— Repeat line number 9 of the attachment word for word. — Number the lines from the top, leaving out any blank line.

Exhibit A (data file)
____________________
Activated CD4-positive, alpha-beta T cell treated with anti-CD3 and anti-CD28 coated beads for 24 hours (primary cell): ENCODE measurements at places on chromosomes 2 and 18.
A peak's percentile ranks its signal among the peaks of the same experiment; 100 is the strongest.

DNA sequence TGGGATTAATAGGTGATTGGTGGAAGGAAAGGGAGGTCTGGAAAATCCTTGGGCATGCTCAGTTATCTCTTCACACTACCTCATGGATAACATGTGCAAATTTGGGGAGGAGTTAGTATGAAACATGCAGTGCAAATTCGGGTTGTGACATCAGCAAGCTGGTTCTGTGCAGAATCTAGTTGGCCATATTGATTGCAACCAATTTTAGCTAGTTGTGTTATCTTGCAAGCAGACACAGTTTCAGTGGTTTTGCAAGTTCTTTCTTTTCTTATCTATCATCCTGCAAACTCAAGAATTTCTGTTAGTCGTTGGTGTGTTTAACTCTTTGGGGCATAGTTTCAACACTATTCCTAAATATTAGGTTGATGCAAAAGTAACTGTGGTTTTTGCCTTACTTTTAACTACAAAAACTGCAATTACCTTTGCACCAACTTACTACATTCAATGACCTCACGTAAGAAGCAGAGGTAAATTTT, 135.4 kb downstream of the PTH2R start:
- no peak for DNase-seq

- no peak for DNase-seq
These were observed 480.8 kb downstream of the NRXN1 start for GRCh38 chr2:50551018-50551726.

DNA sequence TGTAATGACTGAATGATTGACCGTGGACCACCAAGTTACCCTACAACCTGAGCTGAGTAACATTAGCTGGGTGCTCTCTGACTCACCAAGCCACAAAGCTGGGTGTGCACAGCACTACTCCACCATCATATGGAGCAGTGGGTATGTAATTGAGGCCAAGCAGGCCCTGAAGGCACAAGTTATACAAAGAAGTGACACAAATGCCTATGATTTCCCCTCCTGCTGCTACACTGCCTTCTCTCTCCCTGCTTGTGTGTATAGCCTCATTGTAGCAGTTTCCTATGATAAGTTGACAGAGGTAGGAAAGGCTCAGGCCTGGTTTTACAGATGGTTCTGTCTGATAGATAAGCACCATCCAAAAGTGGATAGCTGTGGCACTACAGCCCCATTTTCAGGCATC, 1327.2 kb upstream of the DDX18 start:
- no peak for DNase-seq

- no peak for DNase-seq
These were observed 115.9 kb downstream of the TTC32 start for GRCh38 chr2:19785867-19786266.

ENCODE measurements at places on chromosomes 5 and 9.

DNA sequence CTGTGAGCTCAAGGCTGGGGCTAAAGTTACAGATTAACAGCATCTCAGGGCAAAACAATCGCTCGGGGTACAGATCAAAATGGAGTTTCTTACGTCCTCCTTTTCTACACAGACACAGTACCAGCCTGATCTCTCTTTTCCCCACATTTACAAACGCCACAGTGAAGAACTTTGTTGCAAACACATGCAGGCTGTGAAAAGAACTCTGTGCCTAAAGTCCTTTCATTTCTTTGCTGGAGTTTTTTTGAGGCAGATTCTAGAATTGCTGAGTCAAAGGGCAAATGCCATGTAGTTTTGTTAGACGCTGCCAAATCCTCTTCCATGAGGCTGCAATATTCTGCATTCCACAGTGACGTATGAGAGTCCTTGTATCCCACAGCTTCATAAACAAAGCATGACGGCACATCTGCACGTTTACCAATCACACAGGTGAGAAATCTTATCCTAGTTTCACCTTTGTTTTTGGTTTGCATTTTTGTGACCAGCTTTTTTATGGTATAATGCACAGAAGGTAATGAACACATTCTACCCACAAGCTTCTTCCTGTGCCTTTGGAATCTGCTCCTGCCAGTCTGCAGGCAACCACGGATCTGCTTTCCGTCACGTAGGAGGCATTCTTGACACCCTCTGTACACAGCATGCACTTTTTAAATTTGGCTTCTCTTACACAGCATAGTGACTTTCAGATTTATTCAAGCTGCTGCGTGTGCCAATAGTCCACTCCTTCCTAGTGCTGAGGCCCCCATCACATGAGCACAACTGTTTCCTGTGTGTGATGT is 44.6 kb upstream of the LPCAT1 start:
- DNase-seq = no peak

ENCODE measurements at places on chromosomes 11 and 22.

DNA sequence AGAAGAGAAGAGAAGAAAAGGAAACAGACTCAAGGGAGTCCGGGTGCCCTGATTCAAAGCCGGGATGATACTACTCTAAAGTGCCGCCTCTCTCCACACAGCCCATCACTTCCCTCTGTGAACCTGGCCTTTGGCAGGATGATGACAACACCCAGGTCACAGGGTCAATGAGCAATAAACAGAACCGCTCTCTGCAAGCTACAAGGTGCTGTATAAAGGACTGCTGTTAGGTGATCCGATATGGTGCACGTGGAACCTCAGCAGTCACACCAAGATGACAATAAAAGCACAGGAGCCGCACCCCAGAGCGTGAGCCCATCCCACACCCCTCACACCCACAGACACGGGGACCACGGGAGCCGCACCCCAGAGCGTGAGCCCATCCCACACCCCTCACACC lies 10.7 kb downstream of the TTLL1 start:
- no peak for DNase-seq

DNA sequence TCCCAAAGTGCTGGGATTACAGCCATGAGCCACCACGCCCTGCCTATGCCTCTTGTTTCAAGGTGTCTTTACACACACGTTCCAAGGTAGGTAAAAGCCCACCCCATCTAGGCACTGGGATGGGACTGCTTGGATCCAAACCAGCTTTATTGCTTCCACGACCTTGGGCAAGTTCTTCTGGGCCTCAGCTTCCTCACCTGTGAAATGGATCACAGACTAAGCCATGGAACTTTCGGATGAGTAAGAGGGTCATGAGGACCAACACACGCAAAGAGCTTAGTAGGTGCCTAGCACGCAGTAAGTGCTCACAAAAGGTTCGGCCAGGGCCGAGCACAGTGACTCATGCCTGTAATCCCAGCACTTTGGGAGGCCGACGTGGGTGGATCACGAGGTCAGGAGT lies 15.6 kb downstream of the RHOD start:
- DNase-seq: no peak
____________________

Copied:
- no peak for DNase-seq